BELFAST, Maine — A lot of people in Waldo County know Daniel Krajack, who worked as a copy editor for two local weekly newspapers in the 1980s and 1990s and was a waiter at the Belfast Cafe.

The last few years have been hard ones for the 67-year-old former wordsmith, who is suffering from a progressive neurological disorder that has left him bedridden and mostly speechless. That’s why publishing and promoting Krajack’s debut novel, “Visiting Hope,” has felt so important to the friends working to make it happen.

“I think that it’s given him something to look forward to,” Jay Davis, Krajack’s former editor at The Republican Journal and the Waldo Independent, said Wednesday. “The illness is just incredibly cruel. It just takes away all these things that make you who you are as a person — communication-wise and mobility-wise.”

Krajack wrote the short novel nearly a decade ago, before his health started to deteriorate. Back then, he made about a dozen copies that he put in a binder and gave to friends to read. Davis was one of those friends.

“I think it’s quite good,” Davis said. “There is a macabre humor in Dan’s book.”

He remembers Krajack as a talented wordsmith who was a good athlete and liked to drink and hang out at local bars such as Rollie’s and the now-defunct Bruno’s. Krajack hand-built his stone house in Frankfort, and he was well-liked around town despite — or because — of the way he could be curmudgeonly and get into barroom arguments, Davis said.

But as the disorder progressed, Krajack’s world shrunk. He lives at Bayview Manor in Searsport, where he gave a photocopy of the manuscript to caregiver Magdalena Legocki.

“I was struck by its originality, its potential, its many layers and clues for a reader to discover, and I talked to him about the book being professionally published,” she said. “He didn’t seem to share my enthusiasm about the project in the beginning. But now he is in — on board as much as he can be in this, probably the last great event in his life.”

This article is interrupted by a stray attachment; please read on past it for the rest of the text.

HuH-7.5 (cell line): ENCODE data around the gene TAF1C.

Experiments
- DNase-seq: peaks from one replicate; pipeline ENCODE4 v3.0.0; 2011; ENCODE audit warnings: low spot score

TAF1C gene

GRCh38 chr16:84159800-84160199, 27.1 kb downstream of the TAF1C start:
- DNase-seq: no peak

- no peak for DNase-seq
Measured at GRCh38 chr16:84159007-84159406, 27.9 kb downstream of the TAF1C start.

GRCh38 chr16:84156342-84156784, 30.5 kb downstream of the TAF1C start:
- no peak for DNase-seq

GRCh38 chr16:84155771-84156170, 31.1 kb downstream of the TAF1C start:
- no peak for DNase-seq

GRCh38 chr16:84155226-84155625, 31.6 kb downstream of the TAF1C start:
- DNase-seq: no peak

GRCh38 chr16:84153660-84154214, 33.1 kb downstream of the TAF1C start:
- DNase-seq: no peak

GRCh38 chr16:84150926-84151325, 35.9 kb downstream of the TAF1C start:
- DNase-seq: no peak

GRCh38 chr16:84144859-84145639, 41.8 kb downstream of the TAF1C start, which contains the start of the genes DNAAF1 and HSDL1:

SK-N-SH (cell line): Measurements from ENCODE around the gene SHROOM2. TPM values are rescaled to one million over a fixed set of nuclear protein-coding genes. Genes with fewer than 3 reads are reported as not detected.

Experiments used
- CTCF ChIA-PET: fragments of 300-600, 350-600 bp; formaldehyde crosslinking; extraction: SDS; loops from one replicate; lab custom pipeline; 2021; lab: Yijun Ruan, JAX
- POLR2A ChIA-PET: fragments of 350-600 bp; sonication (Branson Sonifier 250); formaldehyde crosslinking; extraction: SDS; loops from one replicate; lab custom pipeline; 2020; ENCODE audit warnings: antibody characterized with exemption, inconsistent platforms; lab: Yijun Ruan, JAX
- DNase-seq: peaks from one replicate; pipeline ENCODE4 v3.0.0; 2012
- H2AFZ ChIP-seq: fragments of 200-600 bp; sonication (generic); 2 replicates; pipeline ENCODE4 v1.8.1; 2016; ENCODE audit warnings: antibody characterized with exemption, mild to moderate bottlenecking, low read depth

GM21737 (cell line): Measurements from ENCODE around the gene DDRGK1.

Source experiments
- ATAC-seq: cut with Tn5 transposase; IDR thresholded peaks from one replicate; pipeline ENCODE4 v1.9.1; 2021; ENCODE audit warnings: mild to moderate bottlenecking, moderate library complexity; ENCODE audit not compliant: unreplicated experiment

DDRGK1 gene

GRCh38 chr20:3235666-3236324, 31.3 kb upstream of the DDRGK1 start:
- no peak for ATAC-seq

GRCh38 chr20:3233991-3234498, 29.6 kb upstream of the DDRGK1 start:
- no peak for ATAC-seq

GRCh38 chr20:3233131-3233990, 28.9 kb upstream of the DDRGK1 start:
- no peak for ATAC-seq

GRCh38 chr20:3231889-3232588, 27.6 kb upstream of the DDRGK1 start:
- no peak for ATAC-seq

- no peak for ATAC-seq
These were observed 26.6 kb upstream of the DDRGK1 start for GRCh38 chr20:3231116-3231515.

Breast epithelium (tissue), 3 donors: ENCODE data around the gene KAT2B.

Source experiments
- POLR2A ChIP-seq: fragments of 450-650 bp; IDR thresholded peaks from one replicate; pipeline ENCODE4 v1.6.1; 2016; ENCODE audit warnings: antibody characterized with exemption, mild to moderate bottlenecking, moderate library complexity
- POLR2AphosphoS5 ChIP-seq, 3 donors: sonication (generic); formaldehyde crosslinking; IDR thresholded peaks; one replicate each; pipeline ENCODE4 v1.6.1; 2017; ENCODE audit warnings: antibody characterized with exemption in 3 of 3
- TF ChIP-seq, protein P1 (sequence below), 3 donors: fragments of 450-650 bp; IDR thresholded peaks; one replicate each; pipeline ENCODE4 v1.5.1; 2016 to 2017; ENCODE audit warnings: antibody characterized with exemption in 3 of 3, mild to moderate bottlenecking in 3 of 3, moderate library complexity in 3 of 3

Legocki and Davis edited “Visiting Hope” and paid to have it published at Maine Authors Publishing in Rockland.

Davis described the novel as entertaining, quixotic and at-times surreal. It’s set in Maine, but isn’t a Maine novel “per se,” the editor said, adding that the main character is a nameless man with a friend who is sick and about to die.

“The subject matter is prescient,” Davis said. “There’s an eerie similarity between the book and what’s happened to him medically. Thankfully, his offbeat sense of humor is even stronger than his fatalistic message.”

The publication of the book will be celebrated 4:30-5:30 p.m. Sunday, Nov. 23, at Left Bank Books in Belfast.

Krajack will be the guest of honor, if his health will permit him to make the trip.

“If he does come, I think he will remember everybody,” Davis said. “He will shake their hand.”